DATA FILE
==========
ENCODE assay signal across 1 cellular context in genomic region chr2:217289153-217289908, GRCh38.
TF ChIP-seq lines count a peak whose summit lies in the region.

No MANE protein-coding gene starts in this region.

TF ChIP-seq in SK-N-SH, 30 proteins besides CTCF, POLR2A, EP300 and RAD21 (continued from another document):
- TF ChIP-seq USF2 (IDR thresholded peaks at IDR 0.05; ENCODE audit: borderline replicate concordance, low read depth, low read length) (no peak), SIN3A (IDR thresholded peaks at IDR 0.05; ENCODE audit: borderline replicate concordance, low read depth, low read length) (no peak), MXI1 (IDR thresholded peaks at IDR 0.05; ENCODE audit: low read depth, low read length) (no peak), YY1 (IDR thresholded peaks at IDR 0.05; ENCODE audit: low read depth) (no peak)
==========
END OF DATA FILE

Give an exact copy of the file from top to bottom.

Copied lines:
ENCODE assay signal across 1 cellular context in genomic region chr2:217289153-217289908, GRCh38.
TF ChIP-seq lines count a peak whose summit lies in the region.

No MANE protein-coding gene starts in this region.

TF ChIP-seq in SK-N-SH, 30 proteins besides CTCF, POLR2A, EP300 and RAD21 (continued from another document):
- TF ChIP-seq USF2 (IDR thresholded peaks at IDR 0.05; ENCODE audit: borderline replicate concordance, low read depth, low read length) (no peak), SIN3A (IDR thresholded peaks at IDR 0.05; ENCODE audit: borderline replicate concordance, low read depth, low read length) (no peak), MXI1 (IDR thresholded peaks at IDR 0.05; ENCODE audit: low read depth, low read length) (no peak), YY1 (IDR thresholded peaks at IDR 0.05; ENCODE audit: low read depth) (no peak)